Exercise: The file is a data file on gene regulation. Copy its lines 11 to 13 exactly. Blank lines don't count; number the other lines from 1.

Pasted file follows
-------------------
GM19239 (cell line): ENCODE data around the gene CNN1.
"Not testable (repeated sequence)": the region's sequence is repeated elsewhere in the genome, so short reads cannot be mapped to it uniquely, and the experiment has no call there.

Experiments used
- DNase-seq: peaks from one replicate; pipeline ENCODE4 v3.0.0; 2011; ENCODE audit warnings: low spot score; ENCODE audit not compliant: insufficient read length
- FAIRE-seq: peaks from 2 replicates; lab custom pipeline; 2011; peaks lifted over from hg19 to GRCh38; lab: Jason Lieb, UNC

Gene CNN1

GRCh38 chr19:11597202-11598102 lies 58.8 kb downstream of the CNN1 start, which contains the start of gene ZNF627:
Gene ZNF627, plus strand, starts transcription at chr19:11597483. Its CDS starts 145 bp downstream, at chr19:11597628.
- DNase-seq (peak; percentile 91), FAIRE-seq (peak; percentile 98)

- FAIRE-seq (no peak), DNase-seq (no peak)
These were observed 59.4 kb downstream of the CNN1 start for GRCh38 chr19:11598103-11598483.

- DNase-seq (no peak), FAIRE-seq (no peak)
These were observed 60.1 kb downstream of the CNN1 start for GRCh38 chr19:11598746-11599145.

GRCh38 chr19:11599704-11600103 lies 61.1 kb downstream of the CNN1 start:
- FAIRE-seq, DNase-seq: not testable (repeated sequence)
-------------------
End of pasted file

These were observed 59.4 kb downstream of the CNN1 start for GRCh38 chr19:11598103-11598483.

- DNase-seq (no peak), FAIRE-seq (no peak)
These were observed 60.1 kb downstream of the CNN1 start for GRCh38 chr19:11598746-11599145.